E-Verify provision for contractors required by Senate

Rule makes E-Verify mandatory for federal contractors

The Senate has added a provision to its fiscal 2010 Homeland Security Department spending bill that would require federal contractors to use the E-Verify employment verification program.

The Senate acted July 8, the same day that Homeland Security Secretary Janet Napolitano announced that the Obama administration will begin requiring federal contractors to use E-Verify starting Sept. 8.

“After a careful review, the administration will push ahead with full implementation of the rule, which will apply to federal solicitations and contract awards governmentwide starting on Sept. 8, 2009,” Napolitano said.

The mandatory use of E-Verify by federal contractors started as an executive order from President George W. Bush. Implementation was supposed to start in January but was delayed four times by the Obama administration. Officials said they needed more time to review a pending lawsuit brought by the U.S. Chamber of Commerce and others that challenged the constitutionality of the rule.

DHS runs the Web-based system in partnership with the Social Security Administration. About 134,000 employers use E-Verify, and 12 states mandate its use for state workers, contractors or both. Arizona requires it for all workers.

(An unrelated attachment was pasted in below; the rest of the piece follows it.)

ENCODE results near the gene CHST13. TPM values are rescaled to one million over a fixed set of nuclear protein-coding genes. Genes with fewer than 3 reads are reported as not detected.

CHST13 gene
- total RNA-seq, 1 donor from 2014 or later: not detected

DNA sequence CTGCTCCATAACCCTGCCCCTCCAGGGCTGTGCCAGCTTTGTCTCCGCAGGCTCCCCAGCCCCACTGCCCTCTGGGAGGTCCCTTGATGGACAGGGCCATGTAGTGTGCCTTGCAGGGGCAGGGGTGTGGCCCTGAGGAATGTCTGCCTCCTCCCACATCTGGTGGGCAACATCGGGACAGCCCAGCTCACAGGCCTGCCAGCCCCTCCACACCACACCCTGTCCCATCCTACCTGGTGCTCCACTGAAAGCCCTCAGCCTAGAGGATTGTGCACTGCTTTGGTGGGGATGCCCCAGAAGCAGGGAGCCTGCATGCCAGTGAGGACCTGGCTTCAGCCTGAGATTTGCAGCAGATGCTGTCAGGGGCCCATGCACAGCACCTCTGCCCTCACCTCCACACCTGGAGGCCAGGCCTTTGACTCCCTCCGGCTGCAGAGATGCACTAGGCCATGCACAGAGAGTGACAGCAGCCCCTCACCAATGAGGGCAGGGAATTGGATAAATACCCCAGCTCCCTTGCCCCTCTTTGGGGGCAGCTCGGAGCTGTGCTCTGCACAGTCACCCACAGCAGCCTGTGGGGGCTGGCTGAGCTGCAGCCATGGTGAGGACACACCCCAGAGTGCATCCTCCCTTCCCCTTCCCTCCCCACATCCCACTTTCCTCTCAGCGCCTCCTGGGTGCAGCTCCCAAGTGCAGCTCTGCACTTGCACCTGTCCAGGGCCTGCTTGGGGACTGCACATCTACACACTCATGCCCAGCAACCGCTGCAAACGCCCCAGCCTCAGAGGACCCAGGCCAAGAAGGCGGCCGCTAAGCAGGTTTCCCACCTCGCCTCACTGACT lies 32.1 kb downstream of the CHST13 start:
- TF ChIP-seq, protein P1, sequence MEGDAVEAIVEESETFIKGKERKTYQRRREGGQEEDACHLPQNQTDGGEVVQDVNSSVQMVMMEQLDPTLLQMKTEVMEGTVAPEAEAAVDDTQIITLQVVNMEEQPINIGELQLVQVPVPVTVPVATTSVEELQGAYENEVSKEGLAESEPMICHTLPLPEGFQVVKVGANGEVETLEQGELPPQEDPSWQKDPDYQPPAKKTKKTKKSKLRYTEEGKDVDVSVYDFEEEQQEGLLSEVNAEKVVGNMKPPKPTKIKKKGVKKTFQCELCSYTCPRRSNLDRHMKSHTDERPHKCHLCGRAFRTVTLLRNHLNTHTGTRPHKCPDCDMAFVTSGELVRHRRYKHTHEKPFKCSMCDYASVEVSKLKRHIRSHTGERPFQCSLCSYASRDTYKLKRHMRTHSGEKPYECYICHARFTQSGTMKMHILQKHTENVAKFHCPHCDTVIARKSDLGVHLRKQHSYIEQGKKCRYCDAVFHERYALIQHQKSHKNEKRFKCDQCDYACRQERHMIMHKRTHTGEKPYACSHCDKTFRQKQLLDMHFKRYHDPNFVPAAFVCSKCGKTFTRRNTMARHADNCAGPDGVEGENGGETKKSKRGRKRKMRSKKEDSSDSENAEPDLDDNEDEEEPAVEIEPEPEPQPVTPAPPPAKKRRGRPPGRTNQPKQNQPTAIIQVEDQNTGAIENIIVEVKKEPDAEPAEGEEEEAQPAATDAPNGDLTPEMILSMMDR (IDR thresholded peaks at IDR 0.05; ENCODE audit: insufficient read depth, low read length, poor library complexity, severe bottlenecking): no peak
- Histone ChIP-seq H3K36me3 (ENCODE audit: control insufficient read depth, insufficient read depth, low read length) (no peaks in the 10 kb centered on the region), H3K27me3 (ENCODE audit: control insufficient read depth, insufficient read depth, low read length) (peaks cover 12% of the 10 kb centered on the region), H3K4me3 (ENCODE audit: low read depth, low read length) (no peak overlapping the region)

Employers enter Social Security numbers of prospective new hires and existing employees into E-Verify. If there is a match, the employee is deemed eligible for work. If not, the employee is advised to contact SSA. DHS acknowledges a 3.9 percent rate of incorrect non-matches.

Critics contend the error rate is higher because the system is not designed to catch stolen or borrowed Social Security numbers. Intel Corp. conducted a study in 2008 that reported an initial 13 percent error rate.

“The administration’s decision to expand E-Verify without correcting the defects in the database system will lead to unnecessary harm to U.S. workers,” said Joanne Lin, legislative counsel at the American Civil Liberties Union. “The Homeland Security and Social Security databases used by E-Verify have unacceptably high error rates involving U.S. citizens’ records. Expanding E-Verify to all federal contractors could lead to wrongful dismissals of U.S. workers.”

About 168,000 federal contractors will be subject to the mandatory use of E-Verify. The order applies to federal contracts valued at more than $100,000 and subcontracts worth more than $3,000.

Also on July 8, Napolitano announced that she was rescinding the 2006 no-match rule that would have allowed employers to fire employees who could not resolve discrepancies in their records. The no-match rule never went into effect.

About the Author

Alice Lipowicz is a staff writer covering government 2.0, homeland security and other IT policies for Federal Computer Week.

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